After I completed a workable draft, I submitted it to the Yale Writers’ Workshop, was asked to join them up in New Haven, and off I went. I didn’t know what the reactions would be when I left the confines of my office and writers group and took the book out to fresh ears. I was nervous, but I had a sneaking suspicion I had done something brave by writing this book, that it would be appealing to others. I felt this, mostly, because I started to feel that I was having a good, not-self-conscious time. The reactions in the workshops were not at all negative. I saw that I had the makings of a book.
I returned home and I worked on a few more drafts. With each iteration I had a better sense of the scope of this memoir and an understanding of what it was really about: the body, the self, and the way in which illnesses traumatizes and transforms.
By writing this memoir, I have made a place for people to come forward. The appreciative faces at the recent launch at Skylight Books in Los Angeles affirmed the risk I took, with the help of my writer friends, was worth it. And back in my office, I am doing my best to keep my time open so that anyone at all who wants to talk to me about Peyronie’s disease can talk to me.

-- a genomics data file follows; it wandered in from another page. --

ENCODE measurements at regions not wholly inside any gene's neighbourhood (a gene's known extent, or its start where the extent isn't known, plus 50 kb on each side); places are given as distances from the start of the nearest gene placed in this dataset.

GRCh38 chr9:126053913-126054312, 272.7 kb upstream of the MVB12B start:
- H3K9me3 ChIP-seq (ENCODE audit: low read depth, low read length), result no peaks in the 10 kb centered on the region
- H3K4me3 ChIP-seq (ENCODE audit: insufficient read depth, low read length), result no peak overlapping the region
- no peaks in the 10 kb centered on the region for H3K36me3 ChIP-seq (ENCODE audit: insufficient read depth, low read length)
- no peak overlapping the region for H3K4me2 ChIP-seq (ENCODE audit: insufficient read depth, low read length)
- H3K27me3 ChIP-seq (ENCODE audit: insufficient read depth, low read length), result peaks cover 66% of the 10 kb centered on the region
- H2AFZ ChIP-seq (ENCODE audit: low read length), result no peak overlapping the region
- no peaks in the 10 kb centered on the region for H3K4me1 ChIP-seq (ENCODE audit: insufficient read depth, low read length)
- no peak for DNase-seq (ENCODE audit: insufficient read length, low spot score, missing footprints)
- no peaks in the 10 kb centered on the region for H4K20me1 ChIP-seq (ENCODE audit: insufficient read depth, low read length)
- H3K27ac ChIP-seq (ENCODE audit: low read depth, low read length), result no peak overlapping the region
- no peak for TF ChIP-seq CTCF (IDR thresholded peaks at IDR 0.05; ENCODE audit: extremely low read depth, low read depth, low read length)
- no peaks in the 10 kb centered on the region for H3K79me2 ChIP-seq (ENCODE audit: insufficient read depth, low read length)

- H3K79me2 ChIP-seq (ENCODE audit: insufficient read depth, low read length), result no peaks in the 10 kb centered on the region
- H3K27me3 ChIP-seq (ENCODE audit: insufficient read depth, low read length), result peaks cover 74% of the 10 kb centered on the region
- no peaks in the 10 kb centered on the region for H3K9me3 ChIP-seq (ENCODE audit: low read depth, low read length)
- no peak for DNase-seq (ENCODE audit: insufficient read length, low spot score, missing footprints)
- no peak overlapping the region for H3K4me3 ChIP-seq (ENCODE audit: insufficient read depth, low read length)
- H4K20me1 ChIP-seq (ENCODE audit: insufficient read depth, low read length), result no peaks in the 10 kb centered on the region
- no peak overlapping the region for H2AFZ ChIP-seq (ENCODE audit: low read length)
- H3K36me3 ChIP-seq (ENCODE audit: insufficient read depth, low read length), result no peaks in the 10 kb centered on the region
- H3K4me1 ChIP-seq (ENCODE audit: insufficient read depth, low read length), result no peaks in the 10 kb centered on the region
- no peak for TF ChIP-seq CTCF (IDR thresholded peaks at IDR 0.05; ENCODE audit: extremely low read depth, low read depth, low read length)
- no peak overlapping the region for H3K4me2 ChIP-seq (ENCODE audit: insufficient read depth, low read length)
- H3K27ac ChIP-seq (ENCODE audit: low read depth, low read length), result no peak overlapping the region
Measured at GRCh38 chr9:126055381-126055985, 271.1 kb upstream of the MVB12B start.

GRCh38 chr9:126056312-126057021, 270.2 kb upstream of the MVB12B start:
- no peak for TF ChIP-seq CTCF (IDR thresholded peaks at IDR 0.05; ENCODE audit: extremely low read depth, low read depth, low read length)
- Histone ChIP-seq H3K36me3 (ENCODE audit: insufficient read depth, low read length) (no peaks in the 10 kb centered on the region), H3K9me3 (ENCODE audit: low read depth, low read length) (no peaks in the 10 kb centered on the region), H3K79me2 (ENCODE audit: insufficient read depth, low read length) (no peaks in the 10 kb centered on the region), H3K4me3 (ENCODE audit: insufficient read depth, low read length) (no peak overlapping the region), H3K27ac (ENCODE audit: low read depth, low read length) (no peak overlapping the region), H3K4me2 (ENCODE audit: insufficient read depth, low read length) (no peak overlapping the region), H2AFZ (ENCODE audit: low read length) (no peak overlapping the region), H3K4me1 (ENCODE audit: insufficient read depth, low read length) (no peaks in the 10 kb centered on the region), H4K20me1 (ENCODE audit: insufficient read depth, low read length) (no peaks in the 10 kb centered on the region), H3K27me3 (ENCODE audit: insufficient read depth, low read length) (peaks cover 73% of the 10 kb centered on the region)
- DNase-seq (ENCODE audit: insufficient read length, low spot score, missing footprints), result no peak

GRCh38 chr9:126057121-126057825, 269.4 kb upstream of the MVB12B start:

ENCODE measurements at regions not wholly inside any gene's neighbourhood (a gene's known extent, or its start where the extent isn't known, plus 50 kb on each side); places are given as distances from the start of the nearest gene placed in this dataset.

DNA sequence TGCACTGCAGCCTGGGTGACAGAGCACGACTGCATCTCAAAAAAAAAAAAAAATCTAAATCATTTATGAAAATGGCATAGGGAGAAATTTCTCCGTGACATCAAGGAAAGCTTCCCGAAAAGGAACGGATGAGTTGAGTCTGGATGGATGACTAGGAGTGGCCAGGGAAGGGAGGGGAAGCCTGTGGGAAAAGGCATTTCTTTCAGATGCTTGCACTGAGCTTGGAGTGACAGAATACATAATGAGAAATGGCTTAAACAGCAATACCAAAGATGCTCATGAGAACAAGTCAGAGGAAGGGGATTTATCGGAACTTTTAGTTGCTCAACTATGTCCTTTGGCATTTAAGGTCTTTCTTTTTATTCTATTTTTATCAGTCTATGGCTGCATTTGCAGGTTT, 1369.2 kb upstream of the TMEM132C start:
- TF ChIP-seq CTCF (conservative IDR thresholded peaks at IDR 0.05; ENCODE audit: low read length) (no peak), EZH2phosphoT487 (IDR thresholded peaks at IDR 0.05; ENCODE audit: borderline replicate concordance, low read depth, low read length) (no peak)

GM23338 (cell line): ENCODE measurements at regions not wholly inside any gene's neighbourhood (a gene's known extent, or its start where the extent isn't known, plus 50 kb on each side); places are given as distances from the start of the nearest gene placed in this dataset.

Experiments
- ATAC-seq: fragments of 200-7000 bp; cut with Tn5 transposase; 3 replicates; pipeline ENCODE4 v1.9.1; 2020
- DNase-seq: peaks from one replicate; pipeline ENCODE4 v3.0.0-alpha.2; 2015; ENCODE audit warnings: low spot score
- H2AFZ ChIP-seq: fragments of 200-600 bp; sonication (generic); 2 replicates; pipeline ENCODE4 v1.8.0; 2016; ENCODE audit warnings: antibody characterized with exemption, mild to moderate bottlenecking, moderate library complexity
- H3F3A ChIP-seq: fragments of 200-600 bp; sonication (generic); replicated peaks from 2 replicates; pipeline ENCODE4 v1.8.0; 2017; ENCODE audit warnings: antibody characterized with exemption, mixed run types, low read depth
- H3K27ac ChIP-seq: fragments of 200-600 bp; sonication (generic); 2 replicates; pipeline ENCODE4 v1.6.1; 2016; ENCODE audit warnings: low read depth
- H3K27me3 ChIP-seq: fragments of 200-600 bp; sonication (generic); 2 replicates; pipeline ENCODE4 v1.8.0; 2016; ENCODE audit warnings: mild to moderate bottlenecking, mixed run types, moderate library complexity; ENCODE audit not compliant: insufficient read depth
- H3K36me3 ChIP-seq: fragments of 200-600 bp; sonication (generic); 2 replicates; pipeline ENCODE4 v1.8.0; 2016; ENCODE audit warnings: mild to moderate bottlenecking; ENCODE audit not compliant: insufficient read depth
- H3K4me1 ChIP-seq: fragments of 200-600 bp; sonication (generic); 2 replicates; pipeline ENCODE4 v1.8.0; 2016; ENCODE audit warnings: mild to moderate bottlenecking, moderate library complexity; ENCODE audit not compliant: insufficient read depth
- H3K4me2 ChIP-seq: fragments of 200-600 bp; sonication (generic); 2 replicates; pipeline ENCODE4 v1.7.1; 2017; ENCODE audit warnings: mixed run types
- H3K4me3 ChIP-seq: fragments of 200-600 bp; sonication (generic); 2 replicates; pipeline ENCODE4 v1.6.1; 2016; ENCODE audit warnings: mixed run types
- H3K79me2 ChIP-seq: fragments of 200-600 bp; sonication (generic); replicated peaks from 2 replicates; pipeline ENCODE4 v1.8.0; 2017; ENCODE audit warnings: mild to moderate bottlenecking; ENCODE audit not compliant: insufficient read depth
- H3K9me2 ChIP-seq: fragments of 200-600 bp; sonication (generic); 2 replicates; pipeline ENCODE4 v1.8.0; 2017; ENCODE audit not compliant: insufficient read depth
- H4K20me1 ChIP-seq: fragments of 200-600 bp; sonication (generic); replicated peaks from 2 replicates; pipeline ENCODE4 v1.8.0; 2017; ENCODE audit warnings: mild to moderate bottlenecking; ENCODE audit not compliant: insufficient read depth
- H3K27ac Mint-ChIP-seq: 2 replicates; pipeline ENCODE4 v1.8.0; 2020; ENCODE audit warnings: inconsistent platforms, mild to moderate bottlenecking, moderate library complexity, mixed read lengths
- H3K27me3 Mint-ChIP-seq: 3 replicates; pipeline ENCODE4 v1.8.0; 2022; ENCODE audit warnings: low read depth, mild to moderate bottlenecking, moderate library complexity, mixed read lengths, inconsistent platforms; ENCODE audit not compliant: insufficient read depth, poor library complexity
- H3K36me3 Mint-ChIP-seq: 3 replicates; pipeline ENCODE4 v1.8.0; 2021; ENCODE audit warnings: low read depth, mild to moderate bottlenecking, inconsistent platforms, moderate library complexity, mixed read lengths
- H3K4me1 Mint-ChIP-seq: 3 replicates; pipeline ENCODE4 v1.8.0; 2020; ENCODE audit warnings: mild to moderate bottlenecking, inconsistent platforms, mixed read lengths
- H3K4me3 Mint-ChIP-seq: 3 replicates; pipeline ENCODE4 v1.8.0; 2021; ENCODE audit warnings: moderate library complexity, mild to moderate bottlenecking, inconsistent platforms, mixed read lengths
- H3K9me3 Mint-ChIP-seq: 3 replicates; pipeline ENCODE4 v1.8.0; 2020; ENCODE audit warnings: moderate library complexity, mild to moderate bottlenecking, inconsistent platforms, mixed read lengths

Luckily, no one has told me they are disgusted by the book. No one has told me it is too much information or too graphic. They tell me it is harrowing, honest, informative and funny. Good. That was the evolution of my intention. If nothing else, I believe we better laugh at the horror movie that is any kind of illness, decay or death. I’ve always liked a good dark comedy.
Don Cummings writes plays, movies, books and music. His story “What Ever Happened to Cousin Mickey?” appeared in Cagibi Issue 4, and he has also been published in Epiphany Literary Magazine, The Coachella Review, Post Road Magazine and has had his plays produced in New York and Los Angeles. He has performed at HBO Workspace, Comedy Central’s Sit ‘n Spin, E.S.T.L.A.’s True Story, Personal Space and Brooklyn Reading Works. He has been known to act in plays, movies and sitcoms. His memoir, Bent But Not Broken, was released in early 2019 by Heliotrope Books. www.doncummings.net
Cagibi Issue 6